Then came Cair Collective , a thesis task that she worked on with her schoolmate at Parsons, Amy Yu Chen, plus her roommate, Julia Liao, who was a good industrial designer. Created for the same friend who does not have mobility of her arms, this particular collection provides a tech-assisted dressing experience in which clothing is made to “rise” onto the body along with built-in inflatable components hidden in the clothes.
Poh likens this to a “ paradigm by which air is used to produce a more automatic way of dressing oneself”. This particular idea might seem outrageous when applied popular, but is really no different from tech programs in other fields, such as the making of vehicles that drive by themselves. “This process trained me to pull ideas and breakthroughs from verticals outside of fashion to enhance our own conditions of living, ” she stated.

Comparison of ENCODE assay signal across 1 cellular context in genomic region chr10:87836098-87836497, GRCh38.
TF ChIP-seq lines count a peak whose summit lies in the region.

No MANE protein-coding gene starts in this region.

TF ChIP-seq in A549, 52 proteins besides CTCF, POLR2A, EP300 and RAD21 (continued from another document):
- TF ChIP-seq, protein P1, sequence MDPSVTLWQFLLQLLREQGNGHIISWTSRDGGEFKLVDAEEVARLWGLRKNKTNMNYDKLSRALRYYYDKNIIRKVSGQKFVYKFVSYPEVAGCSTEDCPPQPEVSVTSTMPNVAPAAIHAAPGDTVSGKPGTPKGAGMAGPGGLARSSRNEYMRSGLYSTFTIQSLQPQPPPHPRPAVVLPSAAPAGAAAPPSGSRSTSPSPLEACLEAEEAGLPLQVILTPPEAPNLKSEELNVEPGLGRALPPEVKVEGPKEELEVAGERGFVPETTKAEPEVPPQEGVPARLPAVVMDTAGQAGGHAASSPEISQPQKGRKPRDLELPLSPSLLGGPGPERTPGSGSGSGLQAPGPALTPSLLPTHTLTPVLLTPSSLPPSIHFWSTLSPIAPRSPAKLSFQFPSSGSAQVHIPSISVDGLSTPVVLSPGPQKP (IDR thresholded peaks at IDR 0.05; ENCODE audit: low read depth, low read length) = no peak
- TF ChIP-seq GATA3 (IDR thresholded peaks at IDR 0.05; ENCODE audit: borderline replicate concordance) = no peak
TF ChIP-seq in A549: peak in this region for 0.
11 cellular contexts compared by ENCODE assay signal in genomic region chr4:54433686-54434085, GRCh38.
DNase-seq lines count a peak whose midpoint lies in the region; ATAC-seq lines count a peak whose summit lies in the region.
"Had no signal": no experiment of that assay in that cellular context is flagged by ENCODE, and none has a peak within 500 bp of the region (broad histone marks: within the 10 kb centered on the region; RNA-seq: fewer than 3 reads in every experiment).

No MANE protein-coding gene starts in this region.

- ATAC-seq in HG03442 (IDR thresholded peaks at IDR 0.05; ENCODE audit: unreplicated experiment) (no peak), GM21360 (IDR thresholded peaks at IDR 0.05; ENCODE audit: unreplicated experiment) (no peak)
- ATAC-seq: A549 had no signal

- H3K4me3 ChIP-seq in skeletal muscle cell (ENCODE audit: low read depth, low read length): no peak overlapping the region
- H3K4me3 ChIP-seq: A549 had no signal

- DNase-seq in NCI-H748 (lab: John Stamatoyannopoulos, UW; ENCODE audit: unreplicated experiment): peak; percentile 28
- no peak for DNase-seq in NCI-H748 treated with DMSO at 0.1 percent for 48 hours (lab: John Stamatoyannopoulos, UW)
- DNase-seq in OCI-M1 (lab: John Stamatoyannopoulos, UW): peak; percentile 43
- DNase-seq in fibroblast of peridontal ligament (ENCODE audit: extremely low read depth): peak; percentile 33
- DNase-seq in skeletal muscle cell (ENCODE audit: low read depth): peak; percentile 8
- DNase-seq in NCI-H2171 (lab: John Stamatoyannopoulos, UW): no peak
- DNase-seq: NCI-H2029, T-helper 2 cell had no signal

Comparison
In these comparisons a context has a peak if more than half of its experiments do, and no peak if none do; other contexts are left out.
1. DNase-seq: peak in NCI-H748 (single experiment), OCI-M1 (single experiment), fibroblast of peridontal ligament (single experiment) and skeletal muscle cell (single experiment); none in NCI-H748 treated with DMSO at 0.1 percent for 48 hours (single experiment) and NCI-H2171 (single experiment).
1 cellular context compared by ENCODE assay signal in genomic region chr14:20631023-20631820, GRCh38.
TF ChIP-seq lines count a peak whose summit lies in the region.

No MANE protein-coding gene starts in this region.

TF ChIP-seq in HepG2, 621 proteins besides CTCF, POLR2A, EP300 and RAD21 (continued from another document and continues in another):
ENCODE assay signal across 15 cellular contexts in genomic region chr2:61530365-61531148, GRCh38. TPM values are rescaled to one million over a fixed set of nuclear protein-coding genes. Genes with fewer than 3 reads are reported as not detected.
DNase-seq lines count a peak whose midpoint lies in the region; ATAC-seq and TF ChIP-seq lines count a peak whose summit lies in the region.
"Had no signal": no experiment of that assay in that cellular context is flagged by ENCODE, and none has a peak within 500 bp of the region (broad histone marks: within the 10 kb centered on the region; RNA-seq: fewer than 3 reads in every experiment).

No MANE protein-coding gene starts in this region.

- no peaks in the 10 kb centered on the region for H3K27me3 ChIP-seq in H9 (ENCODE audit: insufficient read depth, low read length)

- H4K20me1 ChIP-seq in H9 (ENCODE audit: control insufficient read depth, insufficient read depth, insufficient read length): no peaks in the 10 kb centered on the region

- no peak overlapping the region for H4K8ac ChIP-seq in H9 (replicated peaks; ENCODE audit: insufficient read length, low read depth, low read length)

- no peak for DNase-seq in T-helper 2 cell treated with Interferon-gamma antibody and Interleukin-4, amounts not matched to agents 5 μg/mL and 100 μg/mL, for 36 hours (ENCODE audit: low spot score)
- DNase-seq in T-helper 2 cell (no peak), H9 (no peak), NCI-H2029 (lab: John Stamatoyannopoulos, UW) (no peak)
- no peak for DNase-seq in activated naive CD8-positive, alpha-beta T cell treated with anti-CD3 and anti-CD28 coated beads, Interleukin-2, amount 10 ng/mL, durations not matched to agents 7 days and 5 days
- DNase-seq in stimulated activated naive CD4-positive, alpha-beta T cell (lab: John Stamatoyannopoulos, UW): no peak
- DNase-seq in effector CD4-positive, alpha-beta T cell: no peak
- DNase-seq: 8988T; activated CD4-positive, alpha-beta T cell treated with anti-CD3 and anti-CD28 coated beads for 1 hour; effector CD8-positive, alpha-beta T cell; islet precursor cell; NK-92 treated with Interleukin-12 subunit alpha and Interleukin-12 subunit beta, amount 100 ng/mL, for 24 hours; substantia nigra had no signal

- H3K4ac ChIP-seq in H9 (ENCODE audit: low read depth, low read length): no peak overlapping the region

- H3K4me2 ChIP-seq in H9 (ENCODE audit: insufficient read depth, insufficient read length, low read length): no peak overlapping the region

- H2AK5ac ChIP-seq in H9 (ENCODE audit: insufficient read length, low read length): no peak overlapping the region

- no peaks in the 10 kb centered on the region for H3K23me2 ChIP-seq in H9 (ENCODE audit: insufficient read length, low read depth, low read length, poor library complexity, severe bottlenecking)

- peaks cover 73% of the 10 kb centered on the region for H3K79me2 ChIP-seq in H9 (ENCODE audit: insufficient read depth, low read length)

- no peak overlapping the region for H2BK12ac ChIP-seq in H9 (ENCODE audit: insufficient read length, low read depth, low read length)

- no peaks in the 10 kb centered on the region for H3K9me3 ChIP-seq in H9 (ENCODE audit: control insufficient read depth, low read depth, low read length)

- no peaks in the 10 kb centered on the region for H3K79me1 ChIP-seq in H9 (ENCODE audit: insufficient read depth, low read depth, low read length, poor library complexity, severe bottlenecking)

The most ingenious item in the collection is undoubtedly the inflatable dress, as mentioned above, which usually conveniently connects for an air pump via magnets, and then inflates plus becomes rigid so the wearer could shift it over her hips, before tensing the waistline plus releasing the air within the material.
“ We had in order to improvise… we made the inflatable dress using a mini metal, creating seams on vinyl by sandwiching the material in between sheets of cooking paper. We purchased inflatable mattresses upon Amazon and minimize the air pump (component), while Julia helped us prototype 3D-printed nozzles, ” exposed Poh.